• Susanna Wesley, regardless of her strict teachings, always took time to listen to each child at night and to bless all children before they went to sleep.     
  • The close sibling relationships caused brothers to love and care for their sisters deeply, and to support their mother through difficult times later in life.   
  • Also, Wesley wrote poignant prayers and instructions for families, reminding parents of their deep duty toward their children and the power of God’s grace in the ability to “heal” children’s sinful life.
  • Wesley also required Methodist ministers to pay spiritual attention to children when they visited families. One minister apparently complained that providing spiritual oversight for kids was not his “gift.” Wesley’s apparent written reply was to the effect “gift or not, you are to do this (care for children) or you are not a Methodist minister” (i.e. maybe you should look for another job).        
  • Wesley also changed a number of social “customs” that shaped English working class culture  (wife-swapping, binge drinking, bear-baiting) by providing respectable…and required… practices (prayer, scripture reading, etc.) that changed spiritual life within the family.        
  • Ultimately Wesley proved a strong believer that family could only survive through the grace of God. However, John also believed that families could indeed become the very agents of God’s grace (part of Wesley’s constellation of Christian communities) in nurturing the life of individuals.        

Wesley’s vision for families remained strong in spite of his own background. Yes, John was a product of his history and heritage. However, he seemed to transcend some of the troubling aspects of his heritage (which Headley also points out) by drawing on the strength of the past while struggling with other aspects of his personal life.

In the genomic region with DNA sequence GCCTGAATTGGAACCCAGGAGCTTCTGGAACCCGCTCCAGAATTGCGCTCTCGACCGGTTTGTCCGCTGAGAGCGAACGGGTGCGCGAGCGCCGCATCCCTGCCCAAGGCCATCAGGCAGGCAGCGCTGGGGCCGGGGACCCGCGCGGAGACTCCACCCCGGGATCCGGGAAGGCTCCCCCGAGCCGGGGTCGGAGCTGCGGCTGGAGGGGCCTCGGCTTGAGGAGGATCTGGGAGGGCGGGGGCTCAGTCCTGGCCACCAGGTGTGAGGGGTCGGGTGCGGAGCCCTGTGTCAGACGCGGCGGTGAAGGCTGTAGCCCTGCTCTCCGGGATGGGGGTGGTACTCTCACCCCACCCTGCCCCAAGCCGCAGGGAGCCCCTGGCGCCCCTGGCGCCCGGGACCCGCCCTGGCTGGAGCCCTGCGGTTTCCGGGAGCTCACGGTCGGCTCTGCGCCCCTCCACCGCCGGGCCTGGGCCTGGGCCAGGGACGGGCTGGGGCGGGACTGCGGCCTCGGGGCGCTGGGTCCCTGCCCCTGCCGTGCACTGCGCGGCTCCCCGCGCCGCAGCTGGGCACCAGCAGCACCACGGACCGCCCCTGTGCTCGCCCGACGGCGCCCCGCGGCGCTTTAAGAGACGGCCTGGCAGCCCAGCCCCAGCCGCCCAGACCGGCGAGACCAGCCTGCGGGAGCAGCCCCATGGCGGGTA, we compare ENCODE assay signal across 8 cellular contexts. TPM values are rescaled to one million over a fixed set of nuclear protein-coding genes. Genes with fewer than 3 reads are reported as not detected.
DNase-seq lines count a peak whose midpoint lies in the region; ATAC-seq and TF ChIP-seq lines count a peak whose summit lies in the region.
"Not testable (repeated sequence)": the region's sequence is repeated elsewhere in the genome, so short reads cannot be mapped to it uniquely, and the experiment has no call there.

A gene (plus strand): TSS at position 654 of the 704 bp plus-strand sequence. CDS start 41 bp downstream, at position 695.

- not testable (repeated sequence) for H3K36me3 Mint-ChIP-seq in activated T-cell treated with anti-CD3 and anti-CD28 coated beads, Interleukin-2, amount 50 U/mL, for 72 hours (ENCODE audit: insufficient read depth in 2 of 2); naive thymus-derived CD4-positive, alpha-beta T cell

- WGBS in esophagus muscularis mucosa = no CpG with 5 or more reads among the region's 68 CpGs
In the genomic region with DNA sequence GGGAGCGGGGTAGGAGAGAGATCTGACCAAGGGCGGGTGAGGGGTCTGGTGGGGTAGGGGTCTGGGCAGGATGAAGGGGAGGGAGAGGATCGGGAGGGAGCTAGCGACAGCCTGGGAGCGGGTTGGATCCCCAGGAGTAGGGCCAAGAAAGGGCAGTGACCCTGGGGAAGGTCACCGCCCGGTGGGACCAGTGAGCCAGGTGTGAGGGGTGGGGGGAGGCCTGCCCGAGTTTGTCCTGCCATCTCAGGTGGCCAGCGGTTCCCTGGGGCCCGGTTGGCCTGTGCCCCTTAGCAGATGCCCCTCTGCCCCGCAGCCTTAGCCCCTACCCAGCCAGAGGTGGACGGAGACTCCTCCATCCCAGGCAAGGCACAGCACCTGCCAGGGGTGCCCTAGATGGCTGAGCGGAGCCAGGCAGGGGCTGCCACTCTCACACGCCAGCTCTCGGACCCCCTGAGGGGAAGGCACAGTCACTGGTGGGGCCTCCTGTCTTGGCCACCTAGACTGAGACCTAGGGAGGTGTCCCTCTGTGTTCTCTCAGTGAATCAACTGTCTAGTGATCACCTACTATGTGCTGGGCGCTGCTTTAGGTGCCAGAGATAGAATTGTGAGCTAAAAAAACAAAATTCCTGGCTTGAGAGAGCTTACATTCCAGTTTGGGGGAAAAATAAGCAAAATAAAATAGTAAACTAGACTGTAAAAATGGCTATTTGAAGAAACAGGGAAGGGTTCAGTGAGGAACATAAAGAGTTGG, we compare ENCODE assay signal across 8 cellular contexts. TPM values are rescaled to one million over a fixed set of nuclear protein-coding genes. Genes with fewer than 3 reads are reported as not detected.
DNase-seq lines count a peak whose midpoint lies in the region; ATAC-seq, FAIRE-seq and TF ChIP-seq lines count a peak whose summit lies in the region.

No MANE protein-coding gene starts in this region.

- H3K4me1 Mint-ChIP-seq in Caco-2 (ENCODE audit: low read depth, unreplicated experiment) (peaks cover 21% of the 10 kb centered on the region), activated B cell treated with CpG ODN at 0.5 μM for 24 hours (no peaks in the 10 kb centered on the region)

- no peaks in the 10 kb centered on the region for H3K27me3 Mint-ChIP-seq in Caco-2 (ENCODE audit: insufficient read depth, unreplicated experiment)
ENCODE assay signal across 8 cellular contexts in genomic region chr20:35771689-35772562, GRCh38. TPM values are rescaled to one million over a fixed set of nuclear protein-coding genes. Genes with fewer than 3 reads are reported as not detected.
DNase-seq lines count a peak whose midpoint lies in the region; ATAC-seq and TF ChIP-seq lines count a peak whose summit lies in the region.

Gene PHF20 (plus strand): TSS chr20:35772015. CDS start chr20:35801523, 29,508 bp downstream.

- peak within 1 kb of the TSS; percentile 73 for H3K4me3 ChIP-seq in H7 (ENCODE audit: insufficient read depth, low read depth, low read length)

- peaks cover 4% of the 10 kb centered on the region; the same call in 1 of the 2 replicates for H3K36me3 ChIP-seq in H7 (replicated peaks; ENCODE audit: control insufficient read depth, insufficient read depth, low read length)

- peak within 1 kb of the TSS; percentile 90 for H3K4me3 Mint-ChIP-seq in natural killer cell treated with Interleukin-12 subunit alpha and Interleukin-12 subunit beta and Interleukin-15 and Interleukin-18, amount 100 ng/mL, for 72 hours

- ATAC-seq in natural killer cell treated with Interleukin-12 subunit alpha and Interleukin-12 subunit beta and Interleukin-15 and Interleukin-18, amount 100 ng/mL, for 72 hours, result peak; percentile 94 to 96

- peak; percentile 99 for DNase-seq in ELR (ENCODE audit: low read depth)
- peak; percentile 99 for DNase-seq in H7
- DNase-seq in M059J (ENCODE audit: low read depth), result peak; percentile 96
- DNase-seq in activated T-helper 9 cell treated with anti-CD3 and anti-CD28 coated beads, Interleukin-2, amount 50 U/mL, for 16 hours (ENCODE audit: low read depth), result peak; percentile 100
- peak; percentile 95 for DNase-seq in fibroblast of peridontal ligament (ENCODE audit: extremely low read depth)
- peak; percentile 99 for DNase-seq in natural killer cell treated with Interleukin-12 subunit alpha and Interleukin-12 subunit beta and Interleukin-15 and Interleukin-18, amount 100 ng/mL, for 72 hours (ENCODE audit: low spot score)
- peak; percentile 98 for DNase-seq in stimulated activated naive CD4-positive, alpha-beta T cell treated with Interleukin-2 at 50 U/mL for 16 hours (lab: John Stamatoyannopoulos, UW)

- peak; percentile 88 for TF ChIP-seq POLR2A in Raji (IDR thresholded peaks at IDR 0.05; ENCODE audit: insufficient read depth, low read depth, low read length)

As part of a current family ministry class, I have been writing paraphrases of Wesley’s prayers for families. John wrote a series morning and evening prayers for families to pray together. I open each class with one of those morning prayers, or close the class with an evening prayer. What amazes me about these writings (once I get beyond trying to translate old English sentence construction into contemporary American prose) is the depth of grace, the height of salvation, and the power of God, that Wesley believed to be at work in families.

Also Wesley models for us that one could be a product of one’s environment (good, bad and ugly) yet also be “both” descriptive of his heritage “and” also redemptive in later years by the very grace of God at work.

The fact that Wesley’s childhood, youth, and adult life proved less than perfect may be more important than we realize in family ministry. Many parents labor under an illusion they must be “perfect” in their ministry. This “myth” of the perfect parent lingers in the background of a lot of instruction on family spiritual life, often making families more defensive instead of encouraging them to continue to grow in grace. I think the fact that John’s family life was so “mixed” with some really good, as well as some really bad influences helps current families to understand that they can never be “perfect.” However, all families can build on their strengths as they seek to overcome the limitations of harmful actions from their family history and in their current family life. Families live by grace, even as they are called to living out holiness of heart and life…as families.

Wesley seemed to understand this concept as a son of sometimes tumultuous parents who both loved and opposed him at times. Wesley also seemed to understand this principle as a close sibling who could get lost in arguments with brothers while providing comfort for sisters. John may have even understood that while we might not all be mothers and fathers, we are all sons and daughters, so we need to take family life seriously. Perhaps John’s expertise surfaces in the day to day life he lived to a vision of holiness that was bigger than his family, and even bigger than his ministry. This vision of holiness comes from God, anchored in Jesus, and given through the Holy Spirit. Only that vision satisfies what families might become as they understand how God’s grace can work through their relationships and practices. This message might be the expertise that John-boy (Wesley) offers us for the future.

Click here for more resources and ideas to incorporate into your family’s spiritual life.